Not too long ago, I visited with Toyota in Tokyo to learn about their plans to transform from an automotive company into a mobility company – concerning themselves with all of the different ways that people need to get around, and not just cars and trucks anymore. As part of this massive initiative, Toyota now plans on building out an entire prototype city of the future.
The company has announced it will create its Woven City at the foot of Japan’s iconic Mt. Fuji, on a 175-acre parcel of land. The plan is to build the small city in such a way that it can be used as a testbed for all kinds of new technologies, including autonomy, robotics, personal mobility, smart homes, alternative energy, and artificial intelligence.
The city is being designed by Danish architect, Bjarke Ingels pf Bjarke Ingels Group (BIG), whose team also worked on 2 World Trade Center, the LEGO House, and Google’s headquarters. Sustainability will be a key component of its design, from its construction materials and techniques, to its energy and food supplies.
At this point, Toyota hasn’t shared too many specifics, but the city will act as what the company calls a “living laboratory,” which will also test things like a hydrogen-powered infrastructure, and high-tech construction and manufacturing technologies.
In many ways, this prototype community is what Walt Disney originally envisioned for EPCOT (Experimental Prototype Community of Tomorrow), though we all know that project ended up turning into a World’s Fair style theme park, rather than a living and working city. Toyota’s project looks to be much more of a true research community, initially starting with 2000 residents, and then growing from there.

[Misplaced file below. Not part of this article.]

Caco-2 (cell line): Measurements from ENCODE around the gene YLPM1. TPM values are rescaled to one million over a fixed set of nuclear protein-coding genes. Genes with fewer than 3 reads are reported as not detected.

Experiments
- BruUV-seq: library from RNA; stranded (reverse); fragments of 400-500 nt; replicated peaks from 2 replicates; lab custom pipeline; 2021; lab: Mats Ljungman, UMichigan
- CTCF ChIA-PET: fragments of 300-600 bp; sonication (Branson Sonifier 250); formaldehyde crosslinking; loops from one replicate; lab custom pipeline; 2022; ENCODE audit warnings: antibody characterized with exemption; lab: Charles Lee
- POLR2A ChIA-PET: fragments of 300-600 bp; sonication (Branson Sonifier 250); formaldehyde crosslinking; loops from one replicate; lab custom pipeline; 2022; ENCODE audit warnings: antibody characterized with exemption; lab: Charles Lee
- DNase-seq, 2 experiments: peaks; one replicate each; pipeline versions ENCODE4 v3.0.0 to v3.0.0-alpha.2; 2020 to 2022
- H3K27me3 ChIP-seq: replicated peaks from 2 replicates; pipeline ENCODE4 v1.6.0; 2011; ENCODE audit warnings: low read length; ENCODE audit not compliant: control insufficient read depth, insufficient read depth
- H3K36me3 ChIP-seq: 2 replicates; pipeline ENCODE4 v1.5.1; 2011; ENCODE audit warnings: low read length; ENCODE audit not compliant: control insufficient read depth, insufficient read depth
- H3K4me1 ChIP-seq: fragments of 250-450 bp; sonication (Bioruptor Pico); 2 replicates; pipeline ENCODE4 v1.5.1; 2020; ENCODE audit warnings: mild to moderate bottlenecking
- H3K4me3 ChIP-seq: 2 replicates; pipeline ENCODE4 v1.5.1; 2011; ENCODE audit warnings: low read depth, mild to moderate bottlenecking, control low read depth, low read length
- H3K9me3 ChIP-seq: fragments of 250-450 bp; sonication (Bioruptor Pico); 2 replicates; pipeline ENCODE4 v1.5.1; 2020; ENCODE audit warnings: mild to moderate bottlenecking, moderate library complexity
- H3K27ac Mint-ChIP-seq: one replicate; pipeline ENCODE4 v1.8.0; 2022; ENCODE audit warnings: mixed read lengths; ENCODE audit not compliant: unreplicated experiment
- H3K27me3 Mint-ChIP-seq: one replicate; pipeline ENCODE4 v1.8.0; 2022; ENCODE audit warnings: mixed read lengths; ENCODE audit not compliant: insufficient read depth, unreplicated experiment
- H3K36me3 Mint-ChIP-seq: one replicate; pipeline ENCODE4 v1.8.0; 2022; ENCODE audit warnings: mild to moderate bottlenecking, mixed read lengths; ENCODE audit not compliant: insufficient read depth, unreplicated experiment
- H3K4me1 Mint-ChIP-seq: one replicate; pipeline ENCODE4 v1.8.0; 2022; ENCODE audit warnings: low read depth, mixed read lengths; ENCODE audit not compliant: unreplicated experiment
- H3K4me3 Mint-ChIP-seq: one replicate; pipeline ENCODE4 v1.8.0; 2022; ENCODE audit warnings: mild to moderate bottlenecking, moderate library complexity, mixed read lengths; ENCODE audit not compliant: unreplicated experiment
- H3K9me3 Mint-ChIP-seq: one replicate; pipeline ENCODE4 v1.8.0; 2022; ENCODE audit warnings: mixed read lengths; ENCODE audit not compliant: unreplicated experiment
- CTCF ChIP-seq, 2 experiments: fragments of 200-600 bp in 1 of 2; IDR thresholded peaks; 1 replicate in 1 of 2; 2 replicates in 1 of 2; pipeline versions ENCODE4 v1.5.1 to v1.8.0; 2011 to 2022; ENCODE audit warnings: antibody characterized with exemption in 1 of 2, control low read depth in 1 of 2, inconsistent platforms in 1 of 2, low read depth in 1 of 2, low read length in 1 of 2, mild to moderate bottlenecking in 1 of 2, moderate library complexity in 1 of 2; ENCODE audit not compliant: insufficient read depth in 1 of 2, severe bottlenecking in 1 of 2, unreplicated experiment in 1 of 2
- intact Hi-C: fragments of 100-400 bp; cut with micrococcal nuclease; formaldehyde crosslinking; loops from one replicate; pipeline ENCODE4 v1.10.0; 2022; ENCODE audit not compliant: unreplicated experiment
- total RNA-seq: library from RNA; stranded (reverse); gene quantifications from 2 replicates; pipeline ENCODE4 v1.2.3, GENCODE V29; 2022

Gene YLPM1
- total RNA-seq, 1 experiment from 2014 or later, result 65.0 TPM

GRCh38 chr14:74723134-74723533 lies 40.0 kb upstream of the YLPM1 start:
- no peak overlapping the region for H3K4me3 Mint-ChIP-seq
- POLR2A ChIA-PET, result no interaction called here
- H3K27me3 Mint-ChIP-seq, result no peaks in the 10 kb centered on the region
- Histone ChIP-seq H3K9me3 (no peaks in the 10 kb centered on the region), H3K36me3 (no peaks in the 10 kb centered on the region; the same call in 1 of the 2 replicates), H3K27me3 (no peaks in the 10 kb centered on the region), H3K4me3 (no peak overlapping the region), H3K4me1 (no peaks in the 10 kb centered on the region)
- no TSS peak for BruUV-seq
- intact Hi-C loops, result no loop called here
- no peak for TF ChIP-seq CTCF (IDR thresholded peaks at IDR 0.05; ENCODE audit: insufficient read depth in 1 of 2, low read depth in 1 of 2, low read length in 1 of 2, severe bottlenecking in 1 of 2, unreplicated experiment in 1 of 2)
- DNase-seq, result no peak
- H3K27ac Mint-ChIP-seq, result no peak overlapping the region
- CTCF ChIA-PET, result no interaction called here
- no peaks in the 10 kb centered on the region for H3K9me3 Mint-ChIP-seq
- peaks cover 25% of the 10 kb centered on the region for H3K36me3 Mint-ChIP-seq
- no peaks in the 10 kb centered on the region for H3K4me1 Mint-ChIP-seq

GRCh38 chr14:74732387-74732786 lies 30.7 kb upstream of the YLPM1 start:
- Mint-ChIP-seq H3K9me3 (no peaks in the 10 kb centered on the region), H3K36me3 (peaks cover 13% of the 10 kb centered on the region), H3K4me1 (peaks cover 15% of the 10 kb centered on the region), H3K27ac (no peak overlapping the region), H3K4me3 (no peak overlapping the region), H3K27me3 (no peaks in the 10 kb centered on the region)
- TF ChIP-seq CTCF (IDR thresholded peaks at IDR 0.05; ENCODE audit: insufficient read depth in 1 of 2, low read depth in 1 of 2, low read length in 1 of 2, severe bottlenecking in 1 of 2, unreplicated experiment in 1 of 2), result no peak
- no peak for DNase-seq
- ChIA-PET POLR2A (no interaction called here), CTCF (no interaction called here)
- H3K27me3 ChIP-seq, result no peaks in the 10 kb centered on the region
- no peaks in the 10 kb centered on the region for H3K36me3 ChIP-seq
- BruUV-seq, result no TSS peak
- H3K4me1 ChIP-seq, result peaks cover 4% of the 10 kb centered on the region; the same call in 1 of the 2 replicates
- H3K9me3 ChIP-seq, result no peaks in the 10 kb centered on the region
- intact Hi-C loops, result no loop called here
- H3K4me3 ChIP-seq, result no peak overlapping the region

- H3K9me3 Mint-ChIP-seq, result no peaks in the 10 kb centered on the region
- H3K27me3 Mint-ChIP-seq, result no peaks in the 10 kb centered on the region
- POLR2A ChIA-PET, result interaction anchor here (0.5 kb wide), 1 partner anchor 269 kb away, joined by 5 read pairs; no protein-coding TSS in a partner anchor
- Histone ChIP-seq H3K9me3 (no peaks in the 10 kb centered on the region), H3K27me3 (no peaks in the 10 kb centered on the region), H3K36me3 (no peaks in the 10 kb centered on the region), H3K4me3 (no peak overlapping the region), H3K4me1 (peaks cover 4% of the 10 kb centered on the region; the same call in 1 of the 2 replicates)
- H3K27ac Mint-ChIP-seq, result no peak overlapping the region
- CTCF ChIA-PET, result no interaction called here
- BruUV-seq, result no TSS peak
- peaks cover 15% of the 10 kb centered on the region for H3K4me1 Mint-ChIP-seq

Of course, with a project this ambitious, Toyota will partner up with other companies who want to test out their technologies as well, and to that end they are accepting inquiries from potential partners on the Woven City website.
Toyota hasn’t given any indication yet as to how long it might take to build Woven City, but the groundbreaking is set for 2021. I’m really excited to see this come together, and what kind of innovation comes out of the city of the future.
I recently attended the 2019 Tokyo Motor Show, and among the numerous displays of production and concept cars, I spotted the booth for the Toyota Boshoku Corporation, who makes seating, interior, and exterior components for vehicles. There, they were showing off a very interesting glimpse into the future of vehicle interiors – specifically for autonomous cars.
Developed in collaboration with AISIN, Denso and Tokai Rika, and Todoya Gosei, the MX191 Concept packs in more than 45 innovations to create a whole new experience inside of the cabin. The “Concierge-in-vehicle” interior is designed to adjust the configuration of its seating based on the needs of its occupants. Since the future may very well include self-driving cars, the idea that you need to face the front window and the steering wheel could go away. The MX191 Concept can turn its interior into a space for relaxation, work, or play, while the car does the hard work of getting you to your destination.
Among its many features, the MX191 has a system that can prepare the vehicle for its occupants. Simply push a button on your smartphone, and it will turn on the climate control and clean the cabin air while the car is still charging up in your parking space. As you approach the car, its privacy e-glass windows become transparent, the doors open, and the front seats rotate outward for ease of entry.